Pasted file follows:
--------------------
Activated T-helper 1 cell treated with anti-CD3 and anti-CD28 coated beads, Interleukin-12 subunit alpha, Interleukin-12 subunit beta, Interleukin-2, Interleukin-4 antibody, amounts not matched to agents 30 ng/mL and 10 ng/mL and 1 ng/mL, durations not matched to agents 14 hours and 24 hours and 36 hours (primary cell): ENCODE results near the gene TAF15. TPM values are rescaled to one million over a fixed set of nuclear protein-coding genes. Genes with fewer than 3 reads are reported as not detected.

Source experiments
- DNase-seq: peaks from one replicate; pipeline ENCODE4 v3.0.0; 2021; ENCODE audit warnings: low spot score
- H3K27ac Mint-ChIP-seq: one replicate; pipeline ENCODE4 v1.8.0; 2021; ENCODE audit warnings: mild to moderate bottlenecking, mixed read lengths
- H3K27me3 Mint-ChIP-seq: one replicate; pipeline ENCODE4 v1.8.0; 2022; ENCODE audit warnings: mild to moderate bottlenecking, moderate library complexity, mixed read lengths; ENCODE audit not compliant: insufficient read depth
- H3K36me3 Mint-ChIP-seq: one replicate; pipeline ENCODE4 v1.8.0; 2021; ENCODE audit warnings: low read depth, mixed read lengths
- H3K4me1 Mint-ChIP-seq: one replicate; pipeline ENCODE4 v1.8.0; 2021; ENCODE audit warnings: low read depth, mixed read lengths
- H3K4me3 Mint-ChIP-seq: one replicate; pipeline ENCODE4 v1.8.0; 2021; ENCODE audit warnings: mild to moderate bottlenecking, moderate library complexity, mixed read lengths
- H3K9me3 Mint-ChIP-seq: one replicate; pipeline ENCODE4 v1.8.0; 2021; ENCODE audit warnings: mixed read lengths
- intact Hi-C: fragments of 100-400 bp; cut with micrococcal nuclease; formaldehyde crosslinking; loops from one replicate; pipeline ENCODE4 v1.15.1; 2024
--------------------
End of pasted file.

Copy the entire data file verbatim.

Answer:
Activated T-helper 1 cell treated with anti-CD3 and anti-CD28 coated beads, Interleukin-12 subunit alpha, Interleukin-12 subunit beta, Interleukin-2, Interleukin-4 antibody, amounts not matched to agents 30 ng/mL and 10 ng/mL and 1 ng/mL, durations not matched to agents 14 hours and 24 hours and 36 hours (primary cell): ENCODE results near the gene TAF15. TPM values are rescaled to one million over a fixed set of nuclear protein-coding genes. Genes with fewer than 3 reads are reported as not detected.

Source experiments
- DNase-seq: peaks from one replicate; pipeline ENCODE4 v3.0.0; 2021; ENCODE audit warnings: low spot score
- H3K27ac Mint-ChIP-seq: one replicate; pipeline ENCODE4 v1.8.0; 2021; ENCODE audit warnings: mild to moderate bottlenecking, mixed read lengths
- H3K27me3 Mint-ChIP-seq: one replicate; pipeline ENCODE4 v1.8.0; 2022; ENCODE audit warnings: mild to moderate bottlenecking, moderate library complexity, mixed read lengths; ENCODE audit not compliant: insufficient read depth
- H3K36me3 Mint-ChIP-seq: one replicate; pipeline ENCODE4 v1.8.0; 2021; ENCODE audit warnings: low read depth, mixed read lengths
- H3K4me1 Mint-ChIP-seq: one replicate; pipeline ENCODE4 v1.8.0; 2021; ENCODE audit warnings: low read depth, mixed read lengths
- H3K4me3 Mint-ChIP-seq: one replicate; pipeline ENCODE4 v1.8.0; 2021; ENCODE audit warnings: mild to moderate bottlenecking, moderate library complexity, mixed read lengths
- H3K9me3 Mint-ChIP-seq: one replicate; pipeline ENCODE4 v1.8.0; 2021; ENCODE audit warnings: mixed read lengths
- intact Hi-C: fragments of 100-400 bp; cut with micrococcal nuclease; formaldehyde crosslinking; loops from one replicate; pipeline ENCODE4 v1.15.1; 2024